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NEW YORK - Imperial Theatre
17 Previews. Opened April 28, 1988. Closed June 25, 1988
The Shubert Organization, 3 Knights Ltd, Robert Fox, Ltd present

a new musical

lyrics by TIM RICE
based on an idea by TIM RICE


FLORENCE VASSY................Judy Kuhn
FREDDIE TRUMPER............Philip Casnoff
MOLOKOV..............................Harry Goz
WALTER..................................Dennis Parlato
THE ARBITER........................Paul Harman
The Company: John Aller, Neal Ben-Ari, Suzanne Briar, Steve Clemente, Katherine Lynne Condit, Ann Crumb, David Cryer, R.F. Daley, Gina Gallagher, Deborah Geneviere, Kurt Johns, Eric Johnson, Paul Laureano, Rosemary Loar, Judy McLane, Jessica Molaskey, Richard Muenz, Kip Niven, Francis Ruivivar, Alex Santoriello, Wysandria Woolsey, Karen Babcock, Craig Wells.

Directed by Trevor Nunn
Scenic Design by Robin Wagner
Costume Design by Theoni V. Aldredge
Lighting Design by David Hersey
Sound Design by Andrew Bruce
Musical Director and Supervisor Paul Bogaev
Orchestrations and Arrangements by Anders Eljas
Executive Producers Gatchell & Newfeld Ltd.
Production Stage Manager Alan Hall
Casting by Johnson-Liff & Zerman
Hair and Make-Up Design by Schubert & DiNiro
Dance Staging by Lynne Taylor-Corbett

Synopsis and Musical Numbers (click on song titles for lyrics and photos)

The 1956 Hungarian Revolution is evoked by a smoke-, gunshot- and explosion-filled prologue. During this, the young Florence is introduced to the game of chess by her father ("The Story of Chess"). In present day Bangkok, Freddie is abusive to everyone and is in relentless pursuit of money ("Press Conference"). Anatoly is frustrated by his ennui and his handlers ("Where I Want to Be"). Freddie's relationship with Florence is sexless and unpleasant ("How Many Women"). The merchandisers are lunging after every buck ("Merchandisers Song") and "U.S. vs U.S.S.R." now reflects glasnost("Chess Hymn"). The first game of the match is halted when Freddie accuses Anatoly of getting signals via the flavor of his yogurt. The "Quartet" is sung in front of a bank of elevators formed by the restless towers. Florence wishes she had the strength to leave Freddie("You Want to Lose Your Only Friend?"), but feels her life is "Someone Else's Story." Freddie gets drunk ("One Night in Bangkok"). The formerly Alpine duet now takes place on a shadowy terrace ("Terrace Duet"). When Freddie catches Florence in Anatoly's arms, Anatoly immediately apologizes. Freddie's not happy about it, but he accepts because a fan has offered him $100,000 to continue the match. The play resumes and Florence tries to make things up with Freddie but he's abusive ("So You Got What You Want"). She realizes she's on "Nobody's Side" and moves out of his suite. In the middle of play, Anatoly defects with Walter's help. He grabs Florence almost as an afterthought and they escape in an underground parking garage. At the airport, CIA agents regale Anatoly with the virtues of both U.S. coasts ("East/West"). Suddenly, Anatoly is confronted by the press ("Anthem").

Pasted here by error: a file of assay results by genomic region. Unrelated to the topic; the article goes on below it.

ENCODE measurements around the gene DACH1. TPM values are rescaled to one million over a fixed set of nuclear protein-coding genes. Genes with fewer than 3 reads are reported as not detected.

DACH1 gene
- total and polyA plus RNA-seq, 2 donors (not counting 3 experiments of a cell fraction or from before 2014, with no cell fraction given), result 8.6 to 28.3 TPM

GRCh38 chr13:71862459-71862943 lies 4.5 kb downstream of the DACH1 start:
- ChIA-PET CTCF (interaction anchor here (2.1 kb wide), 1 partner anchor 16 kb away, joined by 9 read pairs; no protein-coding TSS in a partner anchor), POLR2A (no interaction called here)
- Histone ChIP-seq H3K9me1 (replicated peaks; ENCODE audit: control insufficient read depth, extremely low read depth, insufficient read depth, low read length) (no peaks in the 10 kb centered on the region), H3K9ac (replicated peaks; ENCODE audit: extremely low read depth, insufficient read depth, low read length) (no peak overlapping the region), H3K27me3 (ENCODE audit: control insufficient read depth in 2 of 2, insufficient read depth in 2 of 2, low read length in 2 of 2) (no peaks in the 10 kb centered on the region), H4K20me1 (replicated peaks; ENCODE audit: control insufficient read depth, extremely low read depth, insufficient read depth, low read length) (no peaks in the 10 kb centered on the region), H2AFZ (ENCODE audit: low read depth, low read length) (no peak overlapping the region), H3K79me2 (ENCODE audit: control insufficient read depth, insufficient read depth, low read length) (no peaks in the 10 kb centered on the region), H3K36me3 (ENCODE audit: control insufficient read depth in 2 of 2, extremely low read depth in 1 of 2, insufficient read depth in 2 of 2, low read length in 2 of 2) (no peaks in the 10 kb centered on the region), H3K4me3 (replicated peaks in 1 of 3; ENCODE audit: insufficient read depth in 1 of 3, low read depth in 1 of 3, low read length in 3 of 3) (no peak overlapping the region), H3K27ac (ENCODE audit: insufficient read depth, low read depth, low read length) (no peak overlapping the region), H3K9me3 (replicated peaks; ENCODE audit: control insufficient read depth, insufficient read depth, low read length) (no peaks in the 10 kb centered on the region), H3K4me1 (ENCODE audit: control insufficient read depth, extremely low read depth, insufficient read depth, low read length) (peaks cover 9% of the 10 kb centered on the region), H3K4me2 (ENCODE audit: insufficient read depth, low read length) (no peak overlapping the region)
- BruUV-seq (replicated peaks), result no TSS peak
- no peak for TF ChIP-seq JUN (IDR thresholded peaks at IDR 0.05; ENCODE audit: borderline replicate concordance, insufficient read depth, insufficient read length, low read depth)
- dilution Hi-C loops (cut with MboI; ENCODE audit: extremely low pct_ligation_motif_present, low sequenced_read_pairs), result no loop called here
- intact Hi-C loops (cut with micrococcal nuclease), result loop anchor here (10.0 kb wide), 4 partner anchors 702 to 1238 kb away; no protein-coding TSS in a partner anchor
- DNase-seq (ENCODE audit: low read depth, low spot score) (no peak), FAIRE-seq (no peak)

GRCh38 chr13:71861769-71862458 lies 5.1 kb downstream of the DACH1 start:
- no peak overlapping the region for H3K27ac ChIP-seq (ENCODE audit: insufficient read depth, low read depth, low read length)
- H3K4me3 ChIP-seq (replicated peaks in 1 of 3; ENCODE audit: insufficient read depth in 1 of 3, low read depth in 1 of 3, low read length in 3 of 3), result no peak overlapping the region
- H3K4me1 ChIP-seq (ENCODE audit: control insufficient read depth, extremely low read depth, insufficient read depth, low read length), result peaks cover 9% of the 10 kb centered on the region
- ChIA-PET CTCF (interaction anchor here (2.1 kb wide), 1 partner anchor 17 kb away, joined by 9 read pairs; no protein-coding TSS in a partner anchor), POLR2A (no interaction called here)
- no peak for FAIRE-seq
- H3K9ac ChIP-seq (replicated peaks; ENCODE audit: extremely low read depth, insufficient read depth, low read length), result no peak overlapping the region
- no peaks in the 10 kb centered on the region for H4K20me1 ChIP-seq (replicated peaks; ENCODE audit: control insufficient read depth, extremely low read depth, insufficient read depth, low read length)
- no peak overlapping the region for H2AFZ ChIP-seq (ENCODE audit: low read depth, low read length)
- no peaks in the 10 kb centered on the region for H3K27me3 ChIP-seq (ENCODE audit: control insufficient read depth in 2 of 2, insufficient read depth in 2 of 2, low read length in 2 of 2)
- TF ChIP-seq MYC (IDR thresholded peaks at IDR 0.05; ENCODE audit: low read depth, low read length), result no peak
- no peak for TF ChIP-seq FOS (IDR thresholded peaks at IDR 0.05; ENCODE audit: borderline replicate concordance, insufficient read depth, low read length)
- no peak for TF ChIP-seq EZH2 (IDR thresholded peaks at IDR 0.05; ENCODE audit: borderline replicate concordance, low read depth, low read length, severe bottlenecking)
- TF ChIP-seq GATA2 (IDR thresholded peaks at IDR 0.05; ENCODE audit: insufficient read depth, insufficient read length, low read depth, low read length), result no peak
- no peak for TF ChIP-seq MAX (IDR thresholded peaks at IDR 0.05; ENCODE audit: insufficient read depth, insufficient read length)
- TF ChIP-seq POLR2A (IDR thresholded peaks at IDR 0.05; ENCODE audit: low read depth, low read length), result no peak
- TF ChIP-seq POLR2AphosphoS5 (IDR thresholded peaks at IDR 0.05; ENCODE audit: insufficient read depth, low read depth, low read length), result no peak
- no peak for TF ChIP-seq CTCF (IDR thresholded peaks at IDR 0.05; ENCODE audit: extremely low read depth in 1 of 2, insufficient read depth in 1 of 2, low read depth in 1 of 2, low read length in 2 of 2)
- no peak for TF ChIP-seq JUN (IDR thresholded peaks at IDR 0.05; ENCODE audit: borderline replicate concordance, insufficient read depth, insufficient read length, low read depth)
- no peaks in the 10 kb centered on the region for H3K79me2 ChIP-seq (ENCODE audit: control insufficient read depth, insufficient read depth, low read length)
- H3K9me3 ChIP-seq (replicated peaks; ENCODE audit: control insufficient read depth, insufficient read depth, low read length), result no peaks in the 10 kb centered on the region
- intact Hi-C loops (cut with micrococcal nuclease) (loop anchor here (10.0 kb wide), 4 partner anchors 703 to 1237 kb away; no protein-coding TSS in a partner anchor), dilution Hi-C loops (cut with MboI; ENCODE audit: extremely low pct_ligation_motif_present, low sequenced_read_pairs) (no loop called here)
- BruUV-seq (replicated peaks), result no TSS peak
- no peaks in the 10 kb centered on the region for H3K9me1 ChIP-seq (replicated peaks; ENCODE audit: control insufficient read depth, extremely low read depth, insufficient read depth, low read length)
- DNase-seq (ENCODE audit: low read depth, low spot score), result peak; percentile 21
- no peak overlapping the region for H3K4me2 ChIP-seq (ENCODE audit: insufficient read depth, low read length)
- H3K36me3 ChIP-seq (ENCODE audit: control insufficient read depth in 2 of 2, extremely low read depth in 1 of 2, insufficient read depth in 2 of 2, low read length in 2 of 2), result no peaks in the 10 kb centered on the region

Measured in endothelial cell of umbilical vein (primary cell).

The second act picks up in the Bangkok airport where the Arbiter sings the "Arbiter's Song" to a group of bewildered passengers (the song was cut shortly after opening). He leaves for Budapest, where the match is to resume after a two-month hiatus. A choir practices a "Hungarian Folk Song" at the Budapest airport for the dignitaries who will arrive for a Summit meeting. Florence tries to find familiar landmarks in the city of her birth, which is agog over an upcoming summit meeting. After Anatoly runs into a group of Russian friends from Moscow, she wonders about the future of their relationship ("Heaven Help My Heart"). Freddie hates his room, hates Budapest and makes snide remarks to the press. Walter tries to calm him down but he embarks on a vicious fantasy about Florence's sex life. Walter asks for a favor but Freddie yells at him too. They eventually agree winning is the only thing ("No Contest"). Being in Eastern Europe has made Florence and Anatoly's relationship more difficult, though they cling to their dreams ("You and I"). Meanwhile, Molokov brings Svetlana to Budapest to put pressure on Anatoly. She obviously still loves him and can't bear to hear about Florence ( "You and I (reprise)"). Molokov regales Anatoly with horrible tales of what has happened to his relatives since his defection and how he has been officially defamed. Anatoly's distraught and alone. Molokov and Walter make a deal: Molokov will take Florence to her father if Walter will help him get Anatoly back ("Let's Work Together"). In a restaurant, Florence tries to calm the distraught Anatoly when Molokov comes in with Svetlana. The two women confront each other on the terrace ("I Know Him So Well") while Walter tells Anatoly about Florence's father, making him believe his presence in her life is hurting her. Antoly's near a breakdown. Florence begs Freddie to agree to a postponement, but he flings sexual abuse at her then vents his anger to a reporter ("Pity the Child" ). Molokov takes Florence to meet a man he says is her father and they have a tender reunion ( "Lullaby"). "Endgame" begins without Anatoly. He finally appears and loses to help Florence. At the airport, Florence and Anatoly have their last moments together("You and I (reprise)"). She's waiting for her father, but he isn't there. Walter tells her the man she met isn't her father at all; Anatoly was exchanged for an American spy. She collapses in tears.

Souvenirs & Promotional Material
Vanity Fair exposé of the pre-Broadway infighting
The Reviews
Blank Theatre Company production
Rockville Music Theatre production
Honolulu's Diamond Head Theatre production

Imperial Theatre

© 1991, 2019 - Sylvia Stoddard